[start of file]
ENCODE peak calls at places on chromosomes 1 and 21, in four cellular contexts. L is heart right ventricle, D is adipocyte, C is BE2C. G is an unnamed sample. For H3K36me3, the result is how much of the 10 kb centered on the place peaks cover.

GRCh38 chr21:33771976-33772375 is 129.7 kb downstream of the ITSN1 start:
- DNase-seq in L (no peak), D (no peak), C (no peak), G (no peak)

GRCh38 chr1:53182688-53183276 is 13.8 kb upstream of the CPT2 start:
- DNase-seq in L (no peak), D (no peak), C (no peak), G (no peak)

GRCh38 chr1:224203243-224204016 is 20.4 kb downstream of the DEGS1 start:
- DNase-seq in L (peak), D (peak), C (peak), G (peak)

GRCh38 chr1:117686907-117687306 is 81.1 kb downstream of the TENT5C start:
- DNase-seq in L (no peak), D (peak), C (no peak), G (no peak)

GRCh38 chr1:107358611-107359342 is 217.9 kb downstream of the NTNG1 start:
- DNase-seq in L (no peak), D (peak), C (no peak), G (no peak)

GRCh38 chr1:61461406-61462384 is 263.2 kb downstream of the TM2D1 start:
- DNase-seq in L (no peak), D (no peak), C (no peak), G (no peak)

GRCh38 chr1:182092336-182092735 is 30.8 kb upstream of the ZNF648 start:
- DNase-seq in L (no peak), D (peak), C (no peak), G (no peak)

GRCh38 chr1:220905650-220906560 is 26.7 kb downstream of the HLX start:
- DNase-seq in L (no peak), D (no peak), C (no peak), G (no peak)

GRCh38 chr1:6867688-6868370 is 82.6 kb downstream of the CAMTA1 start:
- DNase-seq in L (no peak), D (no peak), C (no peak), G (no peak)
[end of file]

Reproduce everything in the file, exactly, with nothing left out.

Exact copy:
ENCODE peak calls at places on chromosomes 1 and 21, in four cellular contexts. L is heart right ventricle, D is adipocyte, C is BE2C. G is an unnamed sample. For H3K36me3, the result is how much of the 10 kb centered on the place peaks cover.

GRCh38 chr21:33771976-33772375 is 129.7 kb downstream of the ITSN1 start:
- DNase-seq in L (no peak), D (no peak), C (no peak), G (no peak)

GRCh38 chr1:53182688-53183276 is 13.8 kb upstream of the CPT2 start:
- DNase-seq in L (no peak), D (no peak), C (no peak), G (no peak)

GRCh38 chr1:224203243-224204016 is 20.4 kb downstream of the DEGS1 start:
- DNase-seq in L (peak), D (peak), C (peak), G (peak)

GRCh38 chr1:117686907-117687306 is 81.1 kb downstream of the TENT5C start:
- DNase-seq in L (no peak), D (peak), C (no peak), G (no peak)

GRCh38 chr1:107358611-107359342 is 217.9 kb downstream of the NTNG1 start:
- DNase-seq in L (no peak), D (peak), C (no peak), G (no peak)

GRCh38 chr1:61461406-61462384 is 263.2 kb downstream of the TM2D1 start:
- DNase-seq in L (no peak), D (no peak), C (no peak), G (no peak)

GRCh38 chr1:182092336-182092735 is 30.8 kb upstream of the ZNF648 start:
- DNase-seq in L (no peak), D (peak), C (no peak), G (no peak)

GRCh38 chr1:220905650-220906560 is 26.7 kb downstream of the HLX start:
- DNase-seq in L (no peak), D (no peak), C (no peak), G (no peak)

GRCh38 chr1:6867688-6868370 is 82.6 kb downstream of the CAMTA1 start:
- DNase-seq in L (no peak), D (no peak), C (no peak), G (no peak)